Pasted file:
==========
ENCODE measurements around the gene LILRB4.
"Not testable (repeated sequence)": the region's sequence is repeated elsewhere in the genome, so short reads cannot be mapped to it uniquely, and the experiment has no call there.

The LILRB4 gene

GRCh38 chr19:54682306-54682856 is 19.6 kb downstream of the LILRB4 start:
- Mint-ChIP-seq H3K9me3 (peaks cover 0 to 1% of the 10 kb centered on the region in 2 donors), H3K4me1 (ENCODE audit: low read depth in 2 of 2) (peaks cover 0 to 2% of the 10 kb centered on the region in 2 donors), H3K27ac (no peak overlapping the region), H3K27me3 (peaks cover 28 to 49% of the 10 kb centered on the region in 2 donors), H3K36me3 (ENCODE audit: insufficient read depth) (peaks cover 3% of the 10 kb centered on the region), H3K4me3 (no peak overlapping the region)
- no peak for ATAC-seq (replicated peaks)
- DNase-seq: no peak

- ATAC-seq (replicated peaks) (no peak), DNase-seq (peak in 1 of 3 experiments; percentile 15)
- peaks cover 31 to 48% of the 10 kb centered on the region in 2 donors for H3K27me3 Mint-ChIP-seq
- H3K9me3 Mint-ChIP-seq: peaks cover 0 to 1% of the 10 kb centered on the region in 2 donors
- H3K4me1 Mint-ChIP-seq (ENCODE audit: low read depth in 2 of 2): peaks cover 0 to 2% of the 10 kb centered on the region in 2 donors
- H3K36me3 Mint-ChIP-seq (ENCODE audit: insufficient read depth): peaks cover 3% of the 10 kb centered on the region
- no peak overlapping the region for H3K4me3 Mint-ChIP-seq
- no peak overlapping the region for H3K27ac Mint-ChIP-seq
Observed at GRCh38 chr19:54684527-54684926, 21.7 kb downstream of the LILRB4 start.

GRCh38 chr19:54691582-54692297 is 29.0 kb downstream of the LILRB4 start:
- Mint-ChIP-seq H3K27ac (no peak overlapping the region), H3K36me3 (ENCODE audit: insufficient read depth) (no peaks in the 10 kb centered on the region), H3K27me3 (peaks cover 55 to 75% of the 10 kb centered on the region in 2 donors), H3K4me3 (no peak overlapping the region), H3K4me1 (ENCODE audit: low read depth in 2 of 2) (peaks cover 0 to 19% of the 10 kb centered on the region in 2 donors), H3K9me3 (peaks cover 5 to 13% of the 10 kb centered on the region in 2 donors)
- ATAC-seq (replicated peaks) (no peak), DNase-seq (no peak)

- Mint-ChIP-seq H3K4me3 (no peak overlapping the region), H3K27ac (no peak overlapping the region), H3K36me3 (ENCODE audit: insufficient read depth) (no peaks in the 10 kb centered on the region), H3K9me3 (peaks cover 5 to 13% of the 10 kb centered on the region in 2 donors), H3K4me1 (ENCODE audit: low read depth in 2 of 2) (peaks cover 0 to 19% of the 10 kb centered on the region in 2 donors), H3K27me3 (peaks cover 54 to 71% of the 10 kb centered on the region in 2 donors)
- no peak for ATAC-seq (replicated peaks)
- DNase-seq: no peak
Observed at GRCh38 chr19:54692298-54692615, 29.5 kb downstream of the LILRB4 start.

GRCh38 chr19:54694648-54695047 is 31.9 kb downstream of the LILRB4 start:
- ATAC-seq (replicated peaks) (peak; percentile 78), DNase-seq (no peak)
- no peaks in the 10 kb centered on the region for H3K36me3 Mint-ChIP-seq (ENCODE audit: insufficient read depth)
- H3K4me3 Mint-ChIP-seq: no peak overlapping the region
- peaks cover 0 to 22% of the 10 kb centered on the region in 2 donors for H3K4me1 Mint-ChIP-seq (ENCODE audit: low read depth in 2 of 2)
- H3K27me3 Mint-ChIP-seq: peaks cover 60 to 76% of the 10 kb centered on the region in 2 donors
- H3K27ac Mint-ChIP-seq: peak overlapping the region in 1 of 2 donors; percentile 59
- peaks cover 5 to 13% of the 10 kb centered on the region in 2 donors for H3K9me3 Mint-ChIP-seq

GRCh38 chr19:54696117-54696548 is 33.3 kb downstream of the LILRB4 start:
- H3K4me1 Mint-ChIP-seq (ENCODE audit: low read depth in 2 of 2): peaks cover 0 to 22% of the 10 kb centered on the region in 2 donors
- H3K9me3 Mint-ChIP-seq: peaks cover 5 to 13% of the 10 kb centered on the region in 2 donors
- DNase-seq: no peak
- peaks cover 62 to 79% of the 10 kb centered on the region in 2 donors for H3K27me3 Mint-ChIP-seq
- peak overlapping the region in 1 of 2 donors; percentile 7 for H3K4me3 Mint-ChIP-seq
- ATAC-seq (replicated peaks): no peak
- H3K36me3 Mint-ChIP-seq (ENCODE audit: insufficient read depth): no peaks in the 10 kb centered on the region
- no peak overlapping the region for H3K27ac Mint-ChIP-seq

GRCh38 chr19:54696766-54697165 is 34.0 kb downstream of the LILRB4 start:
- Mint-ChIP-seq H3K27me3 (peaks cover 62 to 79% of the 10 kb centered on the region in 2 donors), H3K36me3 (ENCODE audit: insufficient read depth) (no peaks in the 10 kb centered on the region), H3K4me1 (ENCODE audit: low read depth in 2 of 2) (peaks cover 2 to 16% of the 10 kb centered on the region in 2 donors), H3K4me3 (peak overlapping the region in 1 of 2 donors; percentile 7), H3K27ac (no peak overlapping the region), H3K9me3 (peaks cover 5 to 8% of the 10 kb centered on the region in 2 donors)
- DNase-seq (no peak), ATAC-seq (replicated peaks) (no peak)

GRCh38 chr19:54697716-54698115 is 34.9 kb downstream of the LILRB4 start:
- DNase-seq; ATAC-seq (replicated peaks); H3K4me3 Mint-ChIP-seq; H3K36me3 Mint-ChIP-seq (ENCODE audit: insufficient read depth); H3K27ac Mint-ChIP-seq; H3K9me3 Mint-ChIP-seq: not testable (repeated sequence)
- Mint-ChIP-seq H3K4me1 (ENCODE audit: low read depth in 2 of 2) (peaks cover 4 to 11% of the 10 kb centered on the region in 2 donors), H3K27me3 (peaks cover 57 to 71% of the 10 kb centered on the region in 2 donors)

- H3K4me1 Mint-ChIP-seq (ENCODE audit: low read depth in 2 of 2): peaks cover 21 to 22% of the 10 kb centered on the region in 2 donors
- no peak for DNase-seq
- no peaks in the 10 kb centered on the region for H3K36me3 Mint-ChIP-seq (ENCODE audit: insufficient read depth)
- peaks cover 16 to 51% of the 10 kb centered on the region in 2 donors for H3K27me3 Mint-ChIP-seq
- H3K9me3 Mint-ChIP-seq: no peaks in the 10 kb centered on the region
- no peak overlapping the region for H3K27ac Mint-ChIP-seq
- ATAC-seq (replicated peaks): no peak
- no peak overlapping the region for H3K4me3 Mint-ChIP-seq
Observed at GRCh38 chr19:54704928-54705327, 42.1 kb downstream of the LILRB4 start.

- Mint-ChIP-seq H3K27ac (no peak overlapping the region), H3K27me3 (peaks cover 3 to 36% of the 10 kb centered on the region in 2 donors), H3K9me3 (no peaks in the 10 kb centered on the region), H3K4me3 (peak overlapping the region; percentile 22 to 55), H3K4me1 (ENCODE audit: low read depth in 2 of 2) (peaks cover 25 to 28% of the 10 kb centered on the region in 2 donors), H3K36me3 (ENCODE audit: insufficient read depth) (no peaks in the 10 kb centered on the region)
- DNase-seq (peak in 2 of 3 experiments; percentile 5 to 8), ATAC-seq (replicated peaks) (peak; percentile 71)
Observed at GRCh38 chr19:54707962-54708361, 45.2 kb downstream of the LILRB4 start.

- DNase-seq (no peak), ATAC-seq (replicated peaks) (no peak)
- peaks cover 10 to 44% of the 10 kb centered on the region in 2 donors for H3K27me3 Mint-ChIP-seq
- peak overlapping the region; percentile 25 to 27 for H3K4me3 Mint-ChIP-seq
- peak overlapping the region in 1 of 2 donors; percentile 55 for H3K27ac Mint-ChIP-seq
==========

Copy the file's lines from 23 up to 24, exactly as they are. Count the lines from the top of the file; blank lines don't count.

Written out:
GRCh38 chr19:54694648-54695047 is 31.9 kb downstream of the LILRB4 start:
- ATAC-seq (replicated peaks) (peak; percentile 78), DNase-seq (no peak)